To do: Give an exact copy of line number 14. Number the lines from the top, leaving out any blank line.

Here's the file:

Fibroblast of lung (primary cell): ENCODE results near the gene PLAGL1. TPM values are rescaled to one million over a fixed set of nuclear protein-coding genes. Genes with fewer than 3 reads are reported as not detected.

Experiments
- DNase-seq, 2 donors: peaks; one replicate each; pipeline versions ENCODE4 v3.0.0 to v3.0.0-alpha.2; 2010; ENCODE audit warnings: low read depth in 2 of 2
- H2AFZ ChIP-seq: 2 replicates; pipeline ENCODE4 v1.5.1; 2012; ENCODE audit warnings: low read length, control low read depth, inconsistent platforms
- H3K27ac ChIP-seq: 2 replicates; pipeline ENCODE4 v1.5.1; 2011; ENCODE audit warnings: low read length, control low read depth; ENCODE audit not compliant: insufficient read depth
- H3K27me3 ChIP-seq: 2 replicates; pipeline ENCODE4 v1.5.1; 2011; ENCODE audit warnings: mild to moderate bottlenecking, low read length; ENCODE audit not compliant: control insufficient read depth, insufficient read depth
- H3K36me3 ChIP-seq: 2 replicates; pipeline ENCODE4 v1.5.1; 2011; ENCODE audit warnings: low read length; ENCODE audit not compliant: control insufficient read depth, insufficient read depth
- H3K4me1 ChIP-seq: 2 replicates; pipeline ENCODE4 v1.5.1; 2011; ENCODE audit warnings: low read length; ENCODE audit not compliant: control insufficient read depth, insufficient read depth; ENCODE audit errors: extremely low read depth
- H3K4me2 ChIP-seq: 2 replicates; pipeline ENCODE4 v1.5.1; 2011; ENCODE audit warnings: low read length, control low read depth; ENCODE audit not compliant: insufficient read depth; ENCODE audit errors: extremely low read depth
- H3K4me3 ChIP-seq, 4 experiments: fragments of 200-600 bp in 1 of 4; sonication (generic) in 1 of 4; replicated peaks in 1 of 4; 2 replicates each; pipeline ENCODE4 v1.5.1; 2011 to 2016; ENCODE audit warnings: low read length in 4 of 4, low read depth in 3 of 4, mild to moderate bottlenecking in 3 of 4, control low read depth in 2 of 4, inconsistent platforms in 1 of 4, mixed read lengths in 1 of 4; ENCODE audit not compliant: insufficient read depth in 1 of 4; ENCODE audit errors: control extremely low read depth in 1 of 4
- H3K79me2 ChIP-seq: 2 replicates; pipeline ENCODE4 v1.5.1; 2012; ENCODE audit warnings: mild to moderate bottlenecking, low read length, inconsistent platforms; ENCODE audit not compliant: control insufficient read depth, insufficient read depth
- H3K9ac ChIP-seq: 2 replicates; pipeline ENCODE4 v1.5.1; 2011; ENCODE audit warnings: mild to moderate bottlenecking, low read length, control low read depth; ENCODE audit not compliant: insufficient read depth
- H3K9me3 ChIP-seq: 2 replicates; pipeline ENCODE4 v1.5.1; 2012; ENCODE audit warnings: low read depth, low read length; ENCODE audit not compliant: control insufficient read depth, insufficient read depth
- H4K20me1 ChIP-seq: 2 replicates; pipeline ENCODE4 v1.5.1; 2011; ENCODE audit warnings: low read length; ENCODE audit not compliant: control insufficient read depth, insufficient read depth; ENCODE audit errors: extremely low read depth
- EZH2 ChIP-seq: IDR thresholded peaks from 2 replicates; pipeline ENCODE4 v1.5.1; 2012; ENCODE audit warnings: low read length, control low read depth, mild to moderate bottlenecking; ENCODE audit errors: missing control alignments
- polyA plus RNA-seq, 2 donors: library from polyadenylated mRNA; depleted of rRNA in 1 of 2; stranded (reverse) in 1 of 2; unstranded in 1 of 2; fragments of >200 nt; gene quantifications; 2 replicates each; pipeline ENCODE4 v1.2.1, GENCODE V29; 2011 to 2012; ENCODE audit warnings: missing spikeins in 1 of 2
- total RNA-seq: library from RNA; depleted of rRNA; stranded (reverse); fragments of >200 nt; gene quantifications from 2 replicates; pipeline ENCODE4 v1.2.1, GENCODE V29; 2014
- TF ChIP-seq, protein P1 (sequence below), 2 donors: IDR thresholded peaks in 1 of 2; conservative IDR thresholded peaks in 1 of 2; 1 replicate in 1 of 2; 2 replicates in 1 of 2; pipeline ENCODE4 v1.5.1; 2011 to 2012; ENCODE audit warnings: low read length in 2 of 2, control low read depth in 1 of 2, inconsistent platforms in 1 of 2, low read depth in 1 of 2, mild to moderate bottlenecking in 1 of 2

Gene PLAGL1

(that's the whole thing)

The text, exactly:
- H4K20me1 ChIP-seq: 2 replicates; pipeline ENCODE4 v1.5.1; 2011; ENCODE audit warnings: low read length; ENCODE audit not compliant: control insufficient read depth, insufficient read depth; ENCODE audit errors: extremely low read depth